# Introduction to Root Locus

The introduction of a feedback to a system causes some instability , therefore an unstable system can not perform the control task requires of it.

while in the analysis of  a given system, the very first investigation that needs to be made is whether the system is stable or not?

However, the determination of stability of a system is necessary but not sufficient.

A stable system with low damping is also unwanted.

a design problem in which the designer is required to achieve the desired performance for a system by adjusting the location of its close loop poles in the S-plane by varying one (or) more system parameters.

The Routh’s criterion obviously does not help much in such problems.

for determining the location of closed-loop poles one may resort to the classical techniques of factoring the characteristic equation and determining it’s roots.

when the degree is higher (or) repeated calculations are required as a system parameter is varied for adjustments.

a simple technique, known as the root locus technique, for finding the roots of the ch.eqn introduced by W.R.Evans.

This technique provides a graphical method of plotting the locus of the roots in the S-plane as a given system parameter is varied from complete range of values (may be from zero to infinity).

The roots corresponding to a particular value of the system parameter can then be located on the locus (or) value of the parameter for a desired root location can be determined from the locus.

Root Locus:-

• In the analysis and design for stable systems and gives information about transient response of control systems.
• It gives information about absolute stability and relative stability of a system.
• It clearly shows the ranges of stability and instability.
• used for higher order differential equations.
• value of k for a particular root location can be determined.
• and the roots for a particular k can be determined using Root Locus.

$\frac{C(s)}{R(s)}=\frac{G(s)}{1+G(s)H(s)}$

ch. equation is $1+G(s)H(s)=0$

let $G(s)H(s)=D(s)$

$1+D(s)=0$

$D(s)=-1$

To find the whether the roots are on the Root locus (or) not

They have to satisfy ‘2’ criteria known as

1. Magnitude Criterion.
2. Angle Criterion.

Magnitude criterion:-

$\left&space;|&space;D(s)&space;\right&space;|=1$

$\left&space;|&space;G(s)H(s)&space;\right&space;|=1$

the magnitude criterion states that  $s=s_{a}$  will be a point on root locus, if for that value of s

i.e, $\left&space;|&space;G(s)H(s)&space;\right&space;|=1$

Angle criterion:-

$\angle&space;D(s)&space;=&space;\angle&space;G(s)H(s)=\pm&space;180^{o}(2q+1)$

where q=0,1,2……….

if $\angle&space;D(s)&space;=&space;\pm&space;180^{o}(2q+1)$ is odd multiple of $180^{o}$, a point s on the root locus, if $\angle&space;D(s)$ is odd multiple of at $s=s_{a}$ of $180^{o}$, then that point is on the root locus.

Root Locus definition:-

The locus of roots of the Ch. eqn in the S-plane by the variation of system parameters (generally gain k) from $0$ to $\infty$ is known as Root locus.

It is a graphical method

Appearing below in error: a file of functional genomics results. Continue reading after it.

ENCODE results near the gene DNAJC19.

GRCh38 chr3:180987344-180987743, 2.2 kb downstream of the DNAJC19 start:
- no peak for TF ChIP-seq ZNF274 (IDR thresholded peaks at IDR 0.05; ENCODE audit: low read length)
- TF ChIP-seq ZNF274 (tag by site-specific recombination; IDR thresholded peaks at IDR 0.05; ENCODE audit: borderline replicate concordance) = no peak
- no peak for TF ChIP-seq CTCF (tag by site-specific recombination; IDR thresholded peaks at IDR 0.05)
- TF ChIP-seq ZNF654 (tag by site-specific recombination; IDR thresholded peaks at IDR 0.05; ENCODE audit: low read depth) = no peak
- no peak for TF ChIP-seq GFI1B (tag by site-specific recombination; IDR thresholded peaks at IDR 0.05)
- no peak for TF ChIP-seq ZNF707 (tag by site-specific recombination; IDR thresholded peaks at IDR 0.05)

$-\infty$ to $0$       $\rightarrow$     Inverse Root Locus

$0$  to $\infty$    $\rightarrow$  Direct Root Locus

generally Root Locus means Direct Root Locus.

$D(s)&space;=&space;G(s)H(s)&space;=&space;k&space;\frac{(s+z_{1})(s+z_{2})(s+z_{3})....}{(s+p_{1})(s+p_{2})(s+p_{3})....}$

$\left&space;|&space;D(s)&space;\right&space;|&space;=&space;k&space;\frac{\left&space;|&space;s+z_{1}&space;\right&space;|\left&space;|&space;s+z_{2}&space;\right&space;|\left&space;|&space;s+z_{3}&space;\right&space;|....}{\left&space;|&space;s+p_{1}&space;\right&space;|\left&space;|&space;s+p_{2}&space;\right&space;|\left&space;|&space;s+p_{3}&space;\right&space;|....}$

$\left&space;|&space;D(s)&space;\right&space;|&space;=&space;k&space;\frac{\prod_{i=1}^{m}\left&space;|&space;s+z_{i}&space;\right&space;|}{\prod_{i=1}^{n}\left&space;|&space;s+p_{i}&space;\right&space;|}$

m= no .of zeros

n= no.of poles

from magnitude criterion $\left&space;|&space;D(s)&space;\right&space;|&space;=&space;1$

$k&space;=\frac{\prod_{i=1}^{n}\left&space;|&space;s+p_{i}&space;\right&space;|}{\prod_{i=1}^{m}\left&space;|&space;s+z_{i}&space;\right&space;|}$

The open loop gain k corresponding to a point $s=s_{a}$ on Root Locus can be calculated

$k=$ product of length of vectors from open loop poles to the point $s=s_{a}$/product of length of vectors from open loop zeros to the point $s=s_{a}$.

from the Angle criterion,

$\angle&space;D(s)&space;=&space;\angle&space;(s+z_{1})+\angle&space;(s+z_{2})+\angle&space;(s+z_{3}).....&space;-\angle&space;(s+p_{1})+\angle&space;(s+p_{2})+\angle&space;(s+p_{3}).....$

$\angle&space;D(s)&space;=&space;\sum_{i=1}^{m}\angle&space;(s+z_{i})&space;-\sum_{i=1}^{n}\angle&space;(s+p_{i})$

$\sum_{i=1}^{m}\angle&space;(s+z_{i})&space;-\sum_{i=1}^{n}\angle&space;(s+p_{i})=\pm&space;180^{o}(2q+1)$

i.e,( sum of angles of vectors from Open Loop zeros to point $s=s_{a}$)-(sum of angles of vectors from Open Loop poles to point$s=s_{a}$$=\pm&space;180^{o}(2q+1)$

where q=0,1,2………

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